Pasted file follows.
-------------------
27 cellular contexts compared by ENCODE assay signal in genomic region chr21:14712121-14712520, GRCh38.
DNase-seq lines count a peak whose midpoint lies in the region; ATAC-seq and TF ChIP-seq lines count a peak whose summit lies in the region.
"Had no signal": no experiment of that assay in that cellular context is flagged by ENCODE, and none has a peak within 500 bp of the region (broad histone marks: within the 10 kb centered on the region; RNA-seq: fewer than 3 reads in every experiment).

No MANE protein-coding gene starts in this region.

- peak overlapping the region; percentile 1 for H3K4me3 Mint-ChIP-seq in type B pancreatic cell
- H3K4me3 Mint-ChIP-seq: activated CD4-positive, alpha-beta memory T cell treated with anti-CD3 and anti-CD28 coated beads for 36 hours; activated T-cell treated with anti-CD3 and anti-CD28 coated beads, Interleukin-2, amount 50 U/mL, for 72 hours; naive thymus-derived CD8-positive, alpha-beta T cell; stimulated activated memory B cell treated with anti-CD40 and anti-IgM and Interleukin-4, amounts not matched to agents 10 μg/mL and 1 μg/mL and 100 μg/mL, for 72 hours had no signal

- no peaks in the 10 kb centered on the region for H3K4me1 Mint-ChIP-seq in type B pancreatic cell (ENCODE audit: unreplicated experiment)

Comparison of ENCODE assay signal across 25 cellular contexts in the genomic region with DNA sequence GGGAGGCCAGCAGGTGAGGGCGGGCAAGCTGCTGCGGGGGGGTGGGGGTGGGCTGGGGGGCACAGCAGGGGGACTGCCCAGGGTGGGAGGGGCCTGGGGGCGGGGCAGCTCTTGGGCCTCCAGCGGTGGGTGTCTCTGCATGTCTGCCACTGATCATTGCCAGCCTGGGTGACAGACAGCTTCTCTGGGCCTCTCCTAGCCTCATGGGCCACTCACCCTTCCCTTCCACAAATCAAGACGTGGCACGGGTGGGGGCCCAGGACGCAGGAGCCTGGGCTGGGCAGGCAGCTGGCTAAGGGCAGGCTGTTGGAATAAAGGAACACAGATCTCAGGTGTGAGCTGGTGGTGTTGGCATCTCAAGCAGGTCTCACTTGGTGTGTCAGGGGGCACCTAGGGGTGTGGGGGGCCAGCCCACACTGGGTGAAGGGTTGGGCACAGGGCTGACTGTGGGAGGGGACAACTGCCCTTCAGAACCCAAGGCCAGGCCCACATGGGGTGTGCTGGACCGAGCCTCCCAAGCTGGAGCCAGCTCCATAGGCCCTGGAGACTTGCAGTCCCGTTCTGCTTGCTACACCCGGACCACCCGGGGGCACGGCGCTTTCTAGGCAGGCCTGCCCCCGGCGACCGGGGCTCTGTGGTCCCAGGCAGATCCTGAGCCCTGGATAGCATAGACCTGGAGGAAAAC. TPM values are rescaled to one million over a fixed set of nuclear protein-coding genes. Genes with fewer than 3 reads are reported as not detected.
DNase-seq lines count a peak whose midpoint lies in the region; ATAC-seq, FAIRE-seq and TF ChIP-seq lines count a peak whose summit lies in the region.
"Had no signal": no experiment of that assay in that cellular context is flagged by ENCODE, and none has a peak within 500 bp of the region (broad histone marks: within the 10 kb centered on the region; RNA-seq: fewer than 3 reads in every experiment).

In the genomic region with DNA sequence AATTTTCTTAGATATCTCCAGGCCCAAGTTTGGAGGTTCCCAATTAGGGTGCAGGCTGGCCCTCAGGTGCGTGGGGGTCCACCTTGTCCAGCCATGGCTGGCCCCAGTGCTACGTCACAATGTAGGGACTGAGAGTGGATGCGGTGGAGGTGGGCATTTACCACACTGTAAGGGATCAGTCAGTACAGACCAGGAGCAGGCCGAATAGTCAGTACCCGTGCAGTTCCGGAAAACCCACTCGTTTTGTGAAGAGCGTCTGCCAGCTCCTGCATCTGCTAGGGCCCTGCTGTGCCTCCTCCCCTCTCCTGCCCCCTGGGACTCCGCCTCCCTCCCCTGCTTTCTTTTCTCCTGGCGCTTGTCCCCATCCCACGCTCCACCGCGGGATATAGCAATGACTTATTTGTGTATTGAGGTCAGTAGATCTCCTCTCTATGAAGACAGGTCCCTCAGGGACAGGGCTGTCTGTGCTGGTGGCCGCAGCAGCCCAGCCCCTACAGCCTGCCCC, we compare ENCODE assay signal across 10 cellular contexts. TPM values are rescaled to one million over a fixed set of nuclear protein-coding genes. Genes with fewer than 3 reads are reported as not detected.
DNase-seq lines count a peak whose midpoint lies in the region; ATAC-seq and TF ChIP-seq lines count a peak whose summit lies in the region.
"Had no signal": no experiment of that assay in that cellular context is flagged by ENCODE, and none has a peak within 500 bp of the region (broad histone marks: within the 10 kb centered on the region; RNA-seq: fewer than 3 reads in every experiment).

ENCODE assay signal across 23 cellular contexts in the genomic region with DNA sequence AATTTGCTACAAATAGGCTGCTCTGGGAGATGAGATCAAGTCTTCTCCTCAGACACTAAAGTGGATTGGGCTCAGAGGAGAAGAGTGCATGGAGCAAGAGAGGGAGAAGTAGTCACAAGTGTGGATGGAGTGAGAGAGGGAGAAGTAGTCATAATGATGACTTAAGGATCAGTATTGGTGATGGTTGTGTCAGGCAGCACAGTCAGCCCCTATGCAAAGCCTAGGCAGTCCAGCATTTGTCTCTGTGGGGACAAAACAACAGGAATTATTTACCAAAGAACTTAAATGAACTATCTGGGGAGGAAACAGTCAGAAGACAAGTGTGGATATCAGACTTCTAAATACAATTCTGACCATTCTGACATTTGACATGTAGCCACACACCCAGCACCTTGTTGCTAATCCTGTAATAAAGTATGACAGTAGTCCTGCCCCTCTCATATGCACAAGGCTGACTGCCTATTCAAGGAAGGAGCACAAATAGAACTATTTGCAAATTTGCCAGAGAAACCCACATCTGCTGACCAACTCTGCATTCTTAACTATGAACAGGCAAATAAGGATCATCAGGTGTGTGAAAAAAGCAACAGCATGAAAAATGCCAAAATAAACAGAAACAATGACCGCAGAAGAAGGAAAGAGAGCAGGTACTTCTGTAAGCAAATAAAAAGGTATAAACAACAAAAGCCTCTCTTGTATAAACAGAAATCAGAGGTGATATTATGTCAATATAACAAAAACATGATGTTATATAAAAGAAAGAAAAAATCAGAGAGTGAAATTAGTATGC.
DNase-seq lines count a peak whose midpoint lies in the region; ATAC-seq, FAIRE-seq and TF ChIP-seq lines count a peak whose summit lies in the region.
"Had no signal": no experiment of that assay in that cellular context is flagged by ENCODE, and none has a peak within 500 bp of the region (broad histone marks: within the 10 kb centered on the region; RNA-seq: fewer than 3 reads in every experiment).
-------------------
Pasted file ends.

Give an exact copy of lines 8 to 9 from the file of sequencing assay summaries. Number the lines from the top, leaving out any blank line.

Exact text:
Comparison of ENCODE assay signal across 25 cellular contexts in the genomic region with DNA sequence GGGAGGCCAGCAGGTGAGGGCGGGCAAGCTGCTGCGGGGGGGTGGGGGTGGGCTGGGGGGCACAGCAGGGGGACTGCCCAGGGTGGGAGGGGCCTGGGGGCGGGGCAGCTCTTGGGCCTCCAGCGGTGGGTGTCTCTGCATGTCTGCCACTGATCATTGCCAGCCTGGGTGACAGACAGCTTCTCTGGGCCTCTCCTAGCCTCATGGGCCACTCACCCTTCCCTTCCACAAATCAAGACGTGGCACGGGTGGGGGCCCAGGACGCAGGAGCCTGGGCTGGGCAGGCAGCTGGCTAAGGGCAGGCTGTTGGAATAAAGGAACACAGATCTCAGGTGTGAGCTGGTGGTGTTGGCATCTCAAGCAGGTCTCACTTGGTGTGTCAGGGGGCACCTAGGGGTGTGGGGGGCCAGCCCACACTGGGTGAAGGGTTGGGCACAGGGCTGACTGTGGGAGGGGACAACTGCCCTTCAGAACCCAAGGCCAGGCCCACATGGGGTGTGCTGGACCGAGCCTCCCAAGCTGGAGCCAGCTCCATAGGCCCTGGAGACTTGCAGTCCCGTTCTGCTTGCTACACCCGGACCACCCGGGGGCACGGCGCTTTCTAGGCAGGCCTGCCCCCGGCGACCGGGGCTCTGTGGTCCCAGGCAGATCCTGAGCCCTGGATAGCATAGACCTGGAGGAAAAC. TPM values are rescaled to one million over a fixed set of nuclear protein-coding genes. Genes with fewer than 3 reads are reported as not detected.
DNase-seq lines count a peak whose midpoint lies in the region; ATAC-seq, FAIRE-seq and TF ChIP-seq lines count a peak whose summit lies in the region.